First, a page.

Cataract surgery and anaridia
Performing surgery in eyes with aniridia presents many challenges.
Professor Paolo Nucci MD
Good outcomes are difficult to achieve when performing cataract surgery in eyes with aniridia, Professor Paolo Nucci MD reminded attendees at a World Society of Paediatric Ophthalmology and Strabismus (WSPOS) sub-specialty day in Paris, France.
He noted that cataracts typically develop in aniridia patients at an age when the requirement for good vision is at its greatest, around the age people are learning to drive and going to university. At that age, the pressure to have good vision is at its greatest and patients and their parents put some pressure on their physicians for a surgical treatment that will ameliorate their condition.
However, only a minority of cases will benefit from such procedures, said Prof Nucci, University Ophthalmology Clinic, of San Giuseppe Hospital, Milan, Italy.
“I have seen things you people would not believe. I have seen congenital aniridia patients treated with LASIK, I have seen patients implanted with lenses with no regard for the weakness of the zonules I have seen patients implanted with multifocal lenses, and I’ve seen patients treated with trabeculectomy and mitomycin-C with disastrous results.” he added.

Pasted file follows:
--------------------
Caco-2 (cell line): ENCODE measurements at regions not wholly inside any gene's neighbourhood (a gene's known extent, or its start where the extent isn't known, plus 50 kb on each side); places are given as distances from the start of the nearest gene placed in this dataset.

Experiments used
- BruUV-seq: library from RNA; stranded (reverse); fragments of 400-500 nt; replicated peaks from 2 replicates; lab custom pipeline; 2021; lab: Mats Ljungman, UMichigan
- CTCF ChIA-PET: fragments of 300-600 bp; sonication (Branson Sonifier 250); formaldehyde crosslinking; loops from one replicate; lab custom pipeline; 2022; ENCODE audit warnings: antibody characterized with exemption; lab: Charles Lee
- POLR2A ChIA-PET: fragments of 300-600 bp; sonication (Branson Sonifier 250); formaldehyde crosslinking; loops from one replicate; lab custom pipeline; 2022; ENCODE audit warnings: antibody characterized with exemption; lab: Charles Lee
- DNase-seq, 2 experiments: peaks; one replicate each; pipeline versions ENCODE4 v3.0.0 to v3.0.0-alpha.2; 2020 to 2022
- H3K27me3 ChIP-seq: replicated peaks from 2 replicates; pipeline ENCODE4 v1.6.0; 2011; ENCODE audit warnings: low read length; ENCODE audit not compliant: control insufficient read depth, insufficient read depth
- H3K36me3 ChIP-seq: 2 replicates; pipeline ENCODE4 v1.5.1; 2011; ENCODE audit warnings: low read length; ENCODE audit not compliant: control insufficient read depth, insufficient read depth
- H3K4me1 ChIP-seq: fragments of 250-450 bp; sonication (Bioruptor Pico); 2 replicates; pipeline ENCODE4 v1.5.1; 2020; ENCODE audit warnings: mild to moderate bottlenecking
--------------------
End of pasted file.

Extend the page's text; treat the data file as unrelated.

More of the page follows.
Prof Nucci stressed that both conventional ultrasound phacoemulsification and femtosecond laser-associated cataract surgery (FLACS) are highly problematic in aniridia patients due to corneal opacity and weak zonules. In addition, the irregularity of the cornea makes it difficult to achieve a perfect capsulorhexis with a femtosecond laser. However, using a femtosecond laser can help preserve limbal stem cells.
He added that capsular tension rings are often not useful in eyes with aniridia because the zonular weakness in eyes with the condition extends the entire perimeter of the capsular bag. Multifocal IOLs are strongly contraindicated because of the possibility of decentration. In paediatric patients below the age of 12, the myopic shift should be taken into account.
Prof Nucci noted that some have proposed the use of iris prostheses for congenital aniridia. However, there is as yet no published research showing any benefit of the devices in such patients. The prostheses require a large incision and their implantation is traumatic to the intraocular structures and also can also induce glaucoma. The use of the devices in congenital cases is market-driven rather than evidence based, he said.
“The majority of studies proposing treatment for traumatic aniridia and only anecdotally with congenital aniridia. Every device we use means more complications, so keep in mind that less is sometimes more,” he concluded.
Paolo Nucci: Paolo.firstname.lastname@example.org